Tuesday, March 31, 2009

Just a Few Shots

The Emperor Justinian ordered the construction of the Hagia Sophia (Holy Wisdom) during the 6th century. Built on the basilica style, the sheer size of the structure can't be imagined until you walk in the doors. Constantius, the son of Emperor Constantine, constructed the first church building on this site but it and the structure that replaced it were both destroyed by fire. When Islam conquered the region the minarets were added and the frescoes and mosaics, such as the one below, were covered. Today it is a museum and the Christian art is being restored.

Wednesday, February 18, 2009

On Relics and Things

My wife and I are in Istanbul, Turkey as I write this. It has been an interesting two days here. On day one we saw the Blue Mosque, Hagia Sophia, a huge cistern, and Korah Church.

Of greatest interest to me was Hagia Sophia. The present iteration of that church owes its existence to the Emperor Justinian. Two previous buildings occupied the spot prior to the current huge domed structure. Constantius, the son of Constantine, built a church with a wood roof on the site several hundred years prior to Justinian's structure. That building burned and another erected. It, too, burned when riots broke out following chariot races at the nearby Hippodrome. The present building served as the patriarchal church for the bishop of Constantinople until the city fell to Islam whereupon it was converted to a mosque.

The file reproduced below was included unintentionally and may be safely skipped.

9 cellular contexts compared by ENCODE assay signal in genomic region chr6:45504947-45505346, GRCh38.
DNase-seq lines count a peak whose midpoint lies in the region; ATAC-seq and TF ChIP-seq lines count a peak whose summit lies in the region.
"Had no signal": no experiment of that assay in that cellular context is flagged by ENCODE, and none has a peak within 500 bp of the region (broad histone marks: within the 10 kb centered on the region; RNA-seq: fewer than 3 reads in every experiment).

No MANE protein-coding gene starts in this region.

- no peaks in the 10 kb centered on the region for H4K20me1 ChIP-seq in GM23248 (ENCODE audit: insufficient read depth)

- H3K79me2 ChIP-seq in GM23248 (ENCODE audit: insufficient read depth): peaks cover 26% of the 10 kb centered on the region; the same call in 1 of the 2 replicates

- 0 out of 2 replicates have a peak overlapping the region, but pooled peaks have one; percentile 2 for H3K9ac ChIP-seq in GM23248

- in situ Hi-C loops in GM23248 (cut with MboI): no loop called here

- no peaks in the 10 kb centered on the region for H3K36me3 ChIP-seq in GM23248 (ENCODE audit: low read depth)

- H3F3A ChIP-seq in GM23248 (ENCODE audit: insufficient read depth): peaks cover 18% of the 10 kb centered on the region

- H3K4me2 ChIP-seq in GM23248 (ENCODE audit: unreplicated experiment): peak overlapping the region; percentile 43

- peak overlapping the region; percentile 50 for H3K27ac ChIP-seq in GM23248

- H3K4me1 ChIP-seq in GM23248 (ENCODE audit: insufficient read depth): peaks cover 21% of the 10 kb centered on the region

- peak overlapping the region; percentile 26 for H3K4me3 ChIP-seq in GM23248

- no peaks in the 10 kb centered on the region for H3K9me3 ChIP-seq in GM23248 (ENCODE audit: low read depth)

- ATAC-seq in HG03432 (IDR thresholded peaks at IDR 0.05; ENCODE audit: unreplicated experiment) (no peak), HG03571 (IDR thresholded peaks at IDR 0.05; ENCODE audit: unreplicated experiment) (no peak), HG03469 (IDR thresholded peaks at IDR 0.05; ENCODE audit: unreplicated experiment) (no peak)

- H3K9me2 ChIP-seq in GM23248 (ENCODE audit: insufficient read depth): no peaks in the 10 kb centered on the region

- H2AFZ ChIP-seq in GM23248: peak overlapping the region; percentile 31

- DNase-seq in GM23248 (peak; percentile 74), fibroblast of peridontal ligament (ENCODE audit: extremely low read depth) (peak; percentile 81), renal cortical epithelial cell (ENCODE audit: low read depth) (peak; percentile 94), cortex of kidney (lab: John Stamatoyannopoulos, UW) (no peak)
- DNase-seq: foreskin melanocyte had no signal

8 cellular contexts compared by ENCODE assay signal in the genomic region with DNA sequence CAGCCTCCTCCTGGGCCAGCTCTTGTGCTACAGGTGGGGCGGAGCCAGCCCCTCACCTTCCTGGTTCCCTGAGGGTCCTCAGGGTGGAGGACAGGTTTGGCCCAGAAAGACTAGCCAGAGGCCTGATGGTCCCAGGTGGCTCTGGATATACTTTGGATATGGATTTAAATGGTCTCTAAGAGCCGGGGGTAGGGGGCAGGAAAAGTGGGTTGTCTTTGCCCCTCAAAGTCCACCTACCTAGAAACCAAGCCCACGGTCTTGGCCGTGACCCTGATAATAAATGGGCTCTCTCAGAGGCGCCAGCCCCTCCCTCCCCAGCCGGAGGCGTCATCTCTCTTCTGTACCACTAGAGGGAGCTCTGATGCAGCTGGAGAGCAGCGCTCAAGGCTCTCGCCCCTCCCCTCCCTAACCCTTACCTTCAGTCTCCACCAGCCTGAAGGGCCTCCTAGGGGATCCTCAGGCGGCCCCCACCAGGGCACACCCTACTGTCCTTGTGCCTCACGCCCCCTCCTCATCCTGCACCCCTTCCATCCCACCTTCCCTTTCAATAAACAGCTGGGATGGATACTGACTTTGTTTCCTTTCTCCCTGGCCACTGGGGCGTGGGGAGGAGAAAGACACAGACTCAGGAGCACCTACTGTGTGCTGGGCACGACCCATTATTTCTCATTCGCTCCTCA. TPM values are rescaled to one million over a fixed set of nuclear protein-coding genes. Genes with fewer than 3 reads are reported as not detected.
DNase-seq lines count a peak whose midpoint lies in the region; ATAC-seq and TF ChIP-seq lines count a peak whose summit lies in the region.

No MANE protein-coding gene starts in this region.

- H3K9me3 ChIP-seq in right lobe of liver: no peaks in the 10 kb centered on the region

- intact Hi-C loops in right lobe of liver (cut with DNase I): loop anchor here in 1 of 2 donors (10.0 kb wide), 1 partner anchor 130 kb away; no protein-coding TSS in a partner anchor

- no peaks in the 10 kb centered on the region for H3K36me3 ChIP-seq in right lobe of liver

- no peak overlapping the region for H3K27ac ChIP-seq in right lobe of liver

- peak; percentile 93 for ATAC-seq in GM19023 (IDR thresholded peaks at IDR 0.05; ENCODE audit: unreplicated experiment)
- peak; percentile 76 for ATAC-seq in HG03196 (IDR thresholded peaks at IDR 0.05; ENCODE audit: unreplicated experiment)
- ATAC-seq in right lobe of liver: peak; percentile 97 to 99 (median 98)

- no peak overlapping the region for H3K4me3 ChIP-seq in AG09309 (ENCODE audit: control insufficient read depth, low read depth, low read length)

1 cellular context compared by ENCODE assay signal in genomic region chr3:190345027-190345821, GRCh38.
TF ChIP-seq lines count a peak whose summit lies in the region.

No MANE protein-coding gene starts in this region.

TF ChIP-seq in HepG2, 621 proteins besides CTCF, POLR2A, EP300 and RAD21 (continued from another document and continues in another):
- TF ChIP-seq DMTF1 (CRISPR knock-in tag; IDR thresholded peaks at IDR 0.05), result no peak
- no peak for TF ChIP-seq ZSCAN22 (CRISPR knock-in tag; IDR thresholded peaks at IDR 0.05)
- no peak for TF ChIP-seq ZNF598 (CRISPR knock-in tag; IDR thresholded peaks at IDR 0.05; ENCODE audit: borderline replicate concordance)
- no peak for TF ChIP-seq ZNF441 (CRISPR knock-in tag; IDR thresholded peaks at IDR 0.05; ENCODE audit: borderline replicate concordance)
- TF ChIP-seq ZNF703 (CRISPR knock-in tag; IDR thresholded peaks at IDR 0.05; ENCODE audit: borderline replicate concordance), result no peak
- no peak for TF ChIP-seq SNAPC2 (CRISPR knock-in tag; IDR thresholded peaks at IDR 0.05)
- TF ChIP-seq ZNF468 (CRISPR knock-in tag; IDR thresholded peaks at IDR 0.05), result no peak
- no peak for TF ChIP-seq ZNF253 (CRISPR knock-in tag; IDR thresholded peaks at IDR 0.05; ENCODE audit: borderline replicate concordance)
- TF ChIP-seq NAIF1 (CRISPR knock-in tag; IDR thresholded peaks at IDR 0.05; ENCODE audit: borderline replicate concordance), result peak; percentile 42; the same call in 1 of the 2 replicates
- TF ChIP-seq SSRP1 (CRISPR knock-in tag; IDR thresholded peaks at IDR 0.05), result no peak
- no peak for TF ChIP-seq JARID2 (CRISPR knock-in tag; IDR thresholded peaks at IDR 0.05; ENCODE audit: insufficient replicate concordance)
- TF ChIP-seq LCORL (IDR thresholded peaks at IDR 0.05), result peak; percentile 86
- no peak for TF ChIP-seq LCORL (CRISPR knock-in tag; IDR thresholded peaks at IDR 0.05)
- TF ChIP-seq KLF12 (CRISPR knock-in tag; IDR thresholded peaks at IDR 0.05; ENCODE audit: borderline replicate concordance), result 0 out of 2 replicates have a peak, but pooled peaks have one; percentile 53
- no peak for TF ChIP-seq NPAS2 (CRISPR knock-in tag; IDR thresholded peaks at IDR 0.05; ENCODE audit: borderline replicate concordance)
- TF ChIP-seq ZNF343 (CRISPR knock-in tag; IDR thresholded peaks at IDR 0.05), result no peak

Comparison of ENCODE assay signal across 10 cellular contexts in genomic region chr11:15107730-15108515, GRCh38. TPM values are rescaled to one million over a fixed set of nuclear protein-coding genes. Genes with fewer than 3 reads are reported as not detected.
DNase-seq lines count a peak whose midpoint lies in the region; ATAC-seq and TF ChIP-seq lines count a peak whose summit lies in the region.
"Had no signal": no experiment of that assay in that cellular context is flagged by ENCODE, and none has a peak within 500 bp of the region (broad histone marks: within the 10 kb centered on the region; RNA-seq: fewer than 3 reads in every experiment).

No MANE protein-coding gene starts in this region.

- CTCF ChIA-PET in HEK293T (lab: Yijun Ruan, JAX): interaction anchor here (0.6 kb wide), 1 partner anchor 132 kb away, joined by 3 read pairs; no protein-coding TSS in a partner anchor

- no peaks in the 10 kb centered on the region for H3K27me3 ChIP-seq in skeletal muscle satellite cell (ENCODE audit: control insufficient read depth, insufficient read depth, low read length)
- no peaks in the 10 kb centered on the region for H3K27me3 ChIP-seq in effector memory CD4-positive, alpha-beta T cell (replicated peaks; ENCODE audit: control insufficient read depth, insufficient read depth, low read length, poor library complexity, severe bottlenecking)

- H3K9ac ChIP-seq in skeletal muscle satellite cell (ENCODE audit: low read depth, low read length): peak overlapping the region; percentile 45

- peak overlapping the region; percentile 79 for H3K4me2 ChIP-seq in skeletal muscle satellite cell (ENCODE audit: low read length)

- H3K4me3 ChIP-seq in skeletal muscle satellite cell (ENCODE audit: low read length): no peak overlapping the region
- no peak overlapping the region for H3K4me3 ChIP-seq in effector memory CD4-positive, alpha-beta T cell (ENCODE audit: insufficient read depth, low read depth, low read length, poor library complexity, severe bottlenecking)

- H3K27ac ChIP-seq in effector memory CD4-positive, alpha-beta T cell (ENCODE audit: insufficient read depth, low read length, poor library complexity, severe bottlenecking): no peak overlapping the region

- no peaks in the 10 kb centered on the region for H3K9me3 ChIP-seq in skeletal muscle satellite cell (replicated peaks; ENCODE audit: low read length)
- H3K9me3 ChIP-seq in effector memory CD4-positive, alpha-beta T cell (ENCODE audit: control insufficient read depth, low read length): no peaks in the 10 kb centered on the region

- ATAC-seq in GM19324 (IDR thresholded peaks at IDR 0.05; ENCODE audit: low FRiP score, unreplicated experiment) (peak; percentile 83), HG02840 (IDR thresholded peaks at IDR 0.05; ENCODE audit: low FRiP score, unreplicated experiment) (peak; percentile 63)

Today we visited the Egyptian spice market, sailed on the Bosphorus, and visited Topkapi Palace, the home of the Ottoman sultans. This immense structure is home to much of the finery attached to the sultanate. One display featured religious relics associated with Islam. As we viewed the exhibit we saw Moses' rod that budded, Joseph's turban, and the forearm of John the Baptist. We also viewed Mohammed's footprint and other relics associated with the Kaaba and Mohammed. If you believe those things are what they say they are I have a bridge to sell you located in Arizona near the Colorado River!!!

I always assciated the collection and worship of relics with Roman Catholicism but I'm sure it exists to some degree in many religions. Frankly, I think it is a lot of superstitious nonsense, but hey, I saw the rod that budded! Someone once said there are enough Catholics with a piece of the cross to reconstruct dozens of crosses. Relics were a big deal before the Protestant Reformation and, for some, they are a big deal today. Consider for instance all the stuff that goes on about the Shroud of Turin or those who brought splinters back from the Ark on Mount Ararat. I guess if that's the sort of thing that turns you on it is just the sort of thing you'd be interested in.

I certainly don't need some stupid relic -- real or imagined -- to bolster my faith! I have the testimony of reliable witnesses in "the Book." Its testimony to the resurrection of Jesus in space and time is enough for me!

Now, having said all of that, my wife and I leave Istanbul tomorrow for a trip to Cappadocia followed by a tour of "the seven churches of Asia." Read the first chapters of Revelation for a comprehensive list of these churches. I'm looking forward to visiting Ephesus, Philadelphia, Smyrna, and the other churches in the list. I'm not looking for relics! I'm looking for a better understanding of the historical settings for the early church. I'll tell you more about it as we go along.